"I have said it as a statement of fact rather than an excuse over the last couple of years that Meath have been hit hard by a couple of key men who have picked up injuries," said O'Dowd.

"The likes of Conor Gillespie and Kevin Reilly and Cillian. . . He's back after two years. He's in brilliant shape. He's a real leader."

O'Dowd expressed himself unhappy with the concession of a goal to Robbie Smyth midway through the first half after a decent sequence of passes as a five-point lead at one stage was clipped back to just one, 0-7 to 1-3.

It stalled Meath but not for long as two Newman frees and Reilly's fourth point gave the home side a 0-10 to 1-3 interval advantage.

Longford had plenty of possession against the breeze in the first half but they were too pedestrian and Meath were content to sit back and hit them on the break.

Meath's defence was shaky at times and Francis McGee, Smyth and Paul McKeon when he came on always looked like they could exploit it.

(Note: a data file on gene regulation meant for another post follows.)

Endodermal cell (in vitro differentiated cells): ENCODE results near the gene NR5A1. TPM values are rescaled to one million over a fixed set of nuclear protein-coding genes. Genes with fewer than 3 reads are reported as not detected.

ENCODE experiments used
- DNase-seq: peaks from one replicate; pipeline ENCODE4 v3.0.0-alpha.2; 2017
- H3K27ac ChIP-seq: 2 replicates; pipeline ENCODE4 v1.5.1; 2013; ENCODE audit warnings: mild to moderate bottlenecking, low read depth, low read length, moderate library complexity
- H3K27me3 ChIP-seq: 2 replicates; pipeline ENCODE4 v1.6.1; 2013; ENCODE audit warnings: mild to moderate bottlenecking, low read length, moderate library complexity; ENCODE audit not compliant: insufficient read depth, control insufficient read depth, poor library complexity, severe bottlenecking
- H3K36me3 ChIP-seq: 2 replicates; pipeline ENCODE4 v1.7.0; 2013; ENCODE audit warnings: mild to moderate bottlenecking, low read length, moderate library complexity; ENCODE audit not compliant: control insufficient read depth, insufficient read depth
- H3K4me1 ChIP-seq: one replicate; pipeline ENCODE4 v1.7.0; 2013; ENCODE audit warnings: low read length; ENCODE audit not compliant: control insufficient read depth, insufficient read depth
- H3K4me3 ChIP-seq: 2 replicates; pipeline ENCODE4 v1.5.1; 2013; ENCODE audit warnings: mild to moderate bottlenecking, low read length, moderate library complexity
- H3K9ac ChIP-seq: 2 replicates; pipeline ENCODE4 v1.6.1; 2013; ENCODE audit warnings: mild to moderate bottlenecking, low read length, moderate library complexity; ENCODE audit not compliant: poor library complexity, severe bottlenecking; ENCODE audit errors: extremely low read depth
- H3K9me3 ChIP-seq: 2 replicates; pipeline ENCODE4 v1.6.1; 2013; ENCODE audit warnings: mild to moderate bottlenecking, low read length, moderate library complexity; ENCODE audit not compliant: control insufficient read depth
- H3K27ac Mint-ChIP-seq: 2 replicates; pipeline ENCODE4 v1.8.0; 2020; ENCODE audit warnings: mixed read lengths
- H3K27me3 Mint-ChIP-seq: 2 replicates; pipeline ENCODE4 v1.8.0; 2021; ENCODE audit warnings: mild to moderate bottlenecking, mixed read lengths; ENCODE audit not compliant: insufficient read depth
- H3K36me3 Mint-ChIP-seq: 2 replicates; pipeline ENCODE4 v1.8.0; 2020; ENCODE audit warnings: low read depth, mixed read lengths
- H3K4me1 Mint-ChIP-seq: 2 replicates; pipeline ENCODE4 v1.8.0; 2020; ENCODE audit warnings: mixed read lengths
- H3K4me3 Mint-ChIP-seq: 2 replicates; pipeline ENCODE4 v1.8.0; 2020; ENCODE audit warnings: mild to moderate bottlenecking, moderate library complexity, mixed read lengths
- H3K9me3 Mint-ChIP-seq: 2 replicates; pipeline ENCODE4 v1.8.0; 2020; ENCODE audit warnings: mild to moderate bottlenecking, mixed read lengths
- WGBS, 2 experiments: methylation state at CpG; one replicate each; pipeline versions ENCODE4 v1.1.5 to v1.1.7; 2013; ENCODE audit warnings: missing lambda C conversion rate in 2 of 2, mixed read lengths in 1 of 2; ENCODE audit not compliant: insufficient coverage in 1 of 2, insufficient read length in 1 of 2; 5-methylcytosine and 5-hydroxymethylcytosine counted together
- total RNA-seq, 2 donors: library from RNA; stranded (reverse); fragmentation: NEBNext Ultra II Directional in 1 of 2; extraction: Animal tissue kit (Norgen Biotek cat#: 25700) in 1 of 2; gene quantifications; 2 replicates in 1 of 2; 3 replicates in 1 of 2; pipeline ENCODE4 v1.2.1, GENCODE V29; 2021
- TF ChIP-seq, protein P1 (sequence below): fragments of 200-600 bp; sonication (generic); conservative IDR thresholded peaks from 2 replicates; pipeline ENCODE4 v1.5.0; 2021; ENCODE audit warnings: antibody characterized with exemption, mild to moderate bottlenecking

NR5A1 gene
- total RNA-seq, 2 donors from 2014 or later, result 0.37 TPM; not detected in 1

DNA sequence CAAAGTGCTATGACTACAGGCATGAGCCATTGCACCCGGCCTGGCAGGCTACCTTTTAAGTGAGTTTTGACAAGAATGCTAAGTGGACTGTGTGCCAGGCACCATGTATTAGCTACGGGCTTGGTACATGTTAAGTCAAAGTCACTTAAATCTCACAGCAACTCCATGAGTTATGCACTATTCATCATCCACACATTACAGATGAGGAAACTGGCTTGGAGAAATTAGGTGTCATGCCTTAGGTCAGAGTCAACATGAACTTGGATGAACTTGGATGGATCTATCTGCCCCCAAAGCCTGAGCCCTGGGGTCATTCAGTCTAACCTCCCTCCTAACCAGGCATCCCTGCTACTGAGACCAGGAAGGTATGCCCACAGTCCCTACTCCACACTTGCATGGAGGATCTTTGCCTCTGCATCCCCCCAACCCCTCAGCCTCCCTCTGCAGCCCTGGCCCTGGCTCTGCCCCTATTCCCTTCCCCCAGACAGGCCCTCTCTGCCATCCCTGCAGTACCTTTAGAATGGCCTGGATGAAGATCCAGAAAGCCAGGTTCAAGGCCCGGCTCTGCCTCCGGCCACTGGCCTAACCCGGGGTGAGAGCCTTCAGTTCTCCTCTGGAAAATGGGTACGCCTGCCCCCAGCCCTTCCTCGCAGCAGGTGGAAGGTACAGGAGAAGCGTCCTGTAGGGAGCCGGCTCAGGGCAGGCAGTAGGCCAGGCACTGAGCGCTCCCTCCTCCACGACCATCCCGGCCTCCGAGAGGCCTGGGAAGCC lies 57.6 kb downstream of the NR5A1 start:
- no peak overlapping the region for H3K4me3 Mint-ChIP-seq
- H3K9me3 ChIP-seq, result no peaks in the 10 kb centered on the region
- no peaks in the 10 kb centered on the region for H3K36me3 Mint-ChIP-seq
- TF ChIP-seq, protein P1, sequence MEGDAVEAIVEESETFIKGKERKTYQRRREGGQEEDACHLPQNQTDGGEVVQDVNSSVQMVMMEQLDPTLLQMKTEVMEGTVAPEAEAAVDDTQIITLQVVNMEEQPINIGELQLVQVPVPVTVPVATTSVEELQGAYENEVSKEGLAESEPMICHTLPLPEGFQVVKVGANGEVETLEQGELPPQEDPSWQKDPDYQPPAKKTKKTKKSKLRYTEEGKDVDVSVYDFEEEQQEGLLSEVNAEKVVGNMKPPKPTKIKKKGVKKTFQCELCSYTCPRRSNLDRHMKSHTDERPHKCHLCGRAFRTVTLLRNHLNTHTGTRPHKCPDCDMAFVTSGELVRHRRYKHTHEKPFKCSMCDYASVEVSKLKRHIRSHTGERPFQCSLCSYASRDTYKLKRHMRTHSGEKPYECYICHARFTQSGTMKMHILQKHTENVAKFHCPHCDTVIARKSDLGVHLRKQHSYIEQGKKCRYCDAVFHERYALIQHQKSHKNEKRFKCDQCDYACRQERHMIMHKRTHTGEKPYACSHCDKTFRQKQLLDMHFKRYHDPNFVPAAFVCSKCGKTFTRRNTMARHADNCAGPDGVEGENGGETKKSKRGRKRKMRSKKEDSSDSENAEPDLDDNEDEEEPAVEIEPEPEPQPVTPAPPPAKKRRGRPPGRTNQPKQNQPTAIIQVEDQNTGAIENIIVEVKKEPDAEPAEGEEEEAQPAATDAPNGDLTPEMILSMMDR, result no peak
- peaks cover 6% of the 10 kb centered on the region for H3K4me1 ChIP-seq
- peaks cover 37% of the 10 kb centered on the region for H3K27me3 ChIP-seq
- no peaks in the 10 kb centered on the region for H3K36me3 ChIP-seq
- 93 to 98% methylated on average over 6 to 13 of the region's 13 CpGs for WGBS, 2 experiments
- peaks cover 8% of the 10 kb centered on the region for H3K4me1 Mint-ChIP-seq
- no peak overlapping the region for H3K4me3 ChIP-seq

But Donal Keogan looked solid at full-back.

For Longford, substitutes Donal McElligott and Barry Gilleran had their moments defensively, but Meath just did things sharper and faster.

Connerton will welcome back Mickey Quinn, Dessie Reynolds and Rory Connor from DCU duty for the opening League game; O'Dowd will press his club and college-tied players straight into action this week.

The defeats of Ratoath and Curraha in their respective All-Ireland club semi-finals will release up to eight players but the manner of their losses to their Kerry opponents will be somewhat sobering too given how much they populate the current squad.

Scorers - Meath: G Reilly 0-6, M Newman 0-4 (4fs), C O'Sullivan 1-1, S Tobin, D Lenihan 0-2 each D Smyth, R O Coileain 0-1 each. Longford: F McGee 0-6 (3fs, 1 '45'), R Smyth 1-2, M Brady, L Connerton, B McKeon all 0-1 each.

Meath - P O'Rourke; J O'Reilly, D Keogan, M Burke; A Douglas, P Harnan, C Finn; H Rooney, A Tormey; G Reilly, C O'Sullivan, D Smyth; C Downey, M Newman, D Lenihan. Subs: S Tobin for Tormey (44), P Geraghty for Douglas (53), R O Coileain for Downey (56), M Battersby for Reilly inj (68), Nicky Judge for Geraghty (68), D Rowe for Lenihan (68).

Longford - P Collum; CP Smyth, B Gilleran, F Battrim; D Masterson, D Brady, A Dalton; M Brady, B Farrell; B McKeon, D Gallagher, J McGivney; R Smith, F McGee, M Hughes. Subs: D McElligott for Dalton (22), S Doyle for Farrell (23), L Connerton for Masterson (ht), P McKeon for McKeon (ht), B Kavanagh for Gallagher (41), P McGee for Brady (62).

Ref - B Cawley (Kildare).